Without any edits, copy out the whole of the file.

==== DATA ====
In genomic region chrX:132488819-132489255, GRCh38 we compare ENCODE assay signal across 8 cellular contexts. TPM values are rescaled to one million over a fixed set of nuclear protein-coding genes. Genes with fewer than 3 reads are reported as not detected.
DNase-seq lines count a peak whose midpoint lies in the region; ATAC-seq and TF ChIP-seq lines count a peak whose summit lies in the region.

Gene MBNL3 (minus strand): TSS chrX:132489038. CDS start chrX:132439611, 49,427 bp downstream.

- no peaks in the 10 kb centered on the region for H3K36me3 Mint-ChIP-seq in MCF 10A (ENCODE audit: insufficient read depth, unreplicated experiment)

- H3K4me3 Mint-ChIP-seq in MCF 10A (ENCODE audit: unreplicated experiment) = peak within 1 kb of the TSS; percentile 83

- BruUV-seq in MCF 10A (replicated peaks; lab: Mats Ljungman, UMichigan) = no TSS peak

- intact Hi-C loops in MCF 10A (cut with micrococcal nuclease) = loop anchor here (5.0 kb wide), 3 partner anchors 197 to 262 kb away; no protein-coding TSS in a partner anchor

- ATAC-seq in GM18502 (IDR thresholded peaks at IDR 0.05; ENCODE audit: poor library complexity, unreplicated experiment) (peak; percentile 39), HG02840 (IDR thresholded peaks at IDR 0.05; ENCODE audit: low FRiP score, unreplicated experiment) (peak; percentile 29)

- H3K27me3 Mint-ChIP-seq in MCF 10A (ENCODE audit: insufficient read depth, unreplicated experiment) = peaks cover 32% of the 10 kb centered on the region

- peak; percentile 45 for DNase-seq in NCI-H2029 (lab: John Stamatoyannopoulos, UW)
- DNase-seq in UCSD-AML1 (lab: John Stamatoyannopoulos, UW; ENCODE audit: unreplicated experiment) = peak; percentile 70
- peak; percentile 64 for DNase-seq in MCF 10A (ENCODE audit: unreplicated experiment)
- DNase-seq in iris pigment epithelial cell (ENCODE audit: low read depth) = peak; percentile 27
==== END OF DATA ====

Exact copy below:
In genomic region chrX:132488819-132489255, GRCh38 we compare ENCODE assay signal across 8 cellular contexts. TPM values are rescaled to one million over a fixed set of nuclear protein-coding genes. Genes with fewer than 3 reads are reported as not detected.
DNase-seq lines count a peak whose midpoint lies in the region; ATAC-seq and TF ChIP-seq lines count a peak whose summit lies in the region.

Gene MBNL3 (minus strand): TSS chrX:132489038. CDS start chrX:132439611, 49,427 bp downstream.

- no peaks in the 10 kb centered on the region for H3K36me3 Mint-ChIP-seq in MCF 10A (ENCODE audit: insufficient read depth, unreplicated experiment)

- H3K4me3 Mint-ChIP-seq in MCF 10A (ENCODE audit: unreplicated experiment) = peak within 1 kb of the TSS; percentile 83

- BruUV-seq in MCF 10A (replicated peaks; lab: Mats Ljungman, UMichigan) = no TSS peak

- intact Hi-C loops in MCF 10A (cut with micrococcal nuclease) = loop anchor here (5.0 kb wide), 3 partner anchors 197 to 262 kb away; no protein-coding TSS in a partner anchor

- ATAC-seq in GM18502 (IDR thresholded peaks at IDR 0.05; ENCODE audit: poor library complexity, unreplicated experiment) (peak; percentile 39), HG02840 (IDR thresholded peaks at IDR 0.05; ENCODE audit: low FRiP score, unreplicated experiment) (peak; percentile 29)

- H3K27me3 Mint-ChIP-seq in MCF 10A (ENCODE audit: insufficient read depth, unreplicated experiment) = peaks cover 32% of the 10 kb centered on the region

- peak; percentile 45 for DNase-seq in NCI-H2029 (lab: John Stamatoyannopoulos, UW)
- DNase-seq in UCSD-AML1 (lab: John Stamatoyannopoulos, UW; ENCODE audit: unreplicated experiment) = peak; percentile 70
- peak; percentile 64 for DNase-seq in MCF 10A (ENCODE audit: unreplicated experiment)
- DNase-seq in iris pigment epithelial cell (ENCODE audit: low read depth) = peak; percentile 27